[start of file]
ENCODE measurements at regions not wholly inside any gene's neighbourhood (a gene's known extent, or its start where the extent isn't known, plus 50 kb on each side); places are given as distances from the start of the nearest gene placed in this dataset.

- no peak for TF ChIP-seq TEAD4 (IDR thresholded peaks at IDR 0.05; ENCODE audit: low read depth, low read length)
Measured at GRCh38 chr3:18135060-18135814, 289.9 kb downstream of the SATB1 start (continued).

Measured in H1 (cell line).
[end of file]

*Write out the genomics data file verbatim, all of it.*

ENCODE measurements at regions not wholly inside any gene's neighbourhood (a gene's known extent, or its start where the extent isn't known, plus 50 kb on each side); places are given as distances from the start of the nearest gene placed in this dataset.

- no peak for TF ChIP-seq TEAD4 (IDR thresholded peaks at IDR 0.05; ENCODE audit: low read depth, low read length)
Measured at GRCh38 chr3:18135060-18135814, 289.9 kb downstream of the SATB1 start (continued).

Measured in H1 (cell line).